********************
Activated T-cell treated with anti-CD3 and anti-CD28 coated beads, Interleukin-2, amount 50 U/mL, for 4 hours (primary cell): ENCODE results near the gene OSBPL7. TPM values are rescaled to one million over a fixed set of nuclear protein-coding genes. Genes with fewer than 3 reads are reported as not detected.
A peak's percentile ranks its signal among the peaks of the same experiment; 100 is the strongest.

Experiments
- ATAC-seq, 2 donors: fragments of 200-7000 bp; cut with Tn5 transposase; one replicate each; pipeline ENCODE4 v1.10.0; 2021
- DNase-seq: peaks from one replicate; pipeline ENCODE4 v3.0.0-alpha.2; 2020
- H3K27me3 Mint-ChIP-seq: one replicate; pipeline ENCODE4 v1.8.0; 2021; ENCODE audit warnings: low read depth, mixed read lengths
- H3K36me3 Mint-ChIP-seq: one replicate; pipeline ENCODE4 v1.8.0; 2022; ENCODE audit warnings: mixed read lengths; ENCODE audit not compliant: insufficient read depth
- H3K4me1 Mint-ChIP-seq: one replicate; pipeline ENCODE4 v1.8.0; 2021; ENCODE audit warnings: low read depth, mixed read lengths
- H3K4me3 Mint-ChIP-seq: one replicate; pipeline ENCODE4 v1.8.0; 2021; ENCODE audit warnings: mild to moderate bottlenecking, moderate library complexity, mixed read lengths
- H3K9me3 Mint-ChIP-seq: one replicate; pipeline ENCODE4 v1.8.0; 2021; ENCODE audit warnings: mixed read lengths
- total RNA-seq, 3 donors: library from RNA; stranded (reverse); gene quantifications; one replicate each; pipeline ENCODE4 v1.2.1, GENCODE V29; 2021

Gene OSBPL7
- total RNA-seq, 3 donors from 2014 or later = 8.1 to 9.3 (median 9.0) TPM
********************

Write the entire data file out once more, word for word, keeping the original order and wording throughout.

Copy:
Activated T-cell treated with anti-CD3 and anti-CD28 coated beads, Interleukin-2, amount 50 U/mL, for 4 hours (primary cell): ENCODE results near the gene OSBPL7. TPM values are rescaled to one million over a fixed set of nuclear protein-coding genes. Genes with fewer than 3 reads are reported as not detected.
A peak's percentile ranks its signal among the peaks of the same experiment; 100 is the strongest.

Experiments
- ATAC-seq, 2 donors: fragments of 200-7000 bp; cut with Tn5 transposase; one replicate each; pipeline ENCODE4 v1.10.0; 2021
- DNase-seq: peaks from one replicate; pipeline ENCODE4 v3.0.0-alpha.2; 2020
- H3K27me3 Mint-ChIP-seq: one replicate; pipeline ENCODE4 v1.8.0; 2021; ENCODE audit warnings: low read depth, mixed read lengths
- H3K36me3 Mint-ChIP-seq: one replicate; pipeline ENCODE4 v1.8.0; 2022; ENCODE audit warnings: mixed read lengths; ENCODE audit not compliant: insufficient read depth
- H3K4me1 Mint-ChIP-seq: one replicate; pipeline ENCODE4 v1.8.0; 2021; ENCODE audit warnings: low read depth, mixed read lengths
- H3K4me3 Mint-ChIP-seq: one replicate; pipeline ENCODE4 v1.8.0; 2021; ENCODE audit warnings: mild to moderate bottlenecking, moderate library complexity, mixed read lengths
- H3K9me3 Mint-ChIP-seq: one replicate; pipeline ENCODE4 v1.8.0; 2021; ENCODE audit warnings: mixed read lengths
- total RNA-seq, 3 donors: library from RNA; stranded (reverse); gene quantifications; one replicate each; pipeline ENCODE4 v1.2.1, GENCODE V29; 2021

Gene OSBPL7
- total RNA-seq, 3 donors from 2014 or later = 8.1 to 9.3 (median 9.0) TPM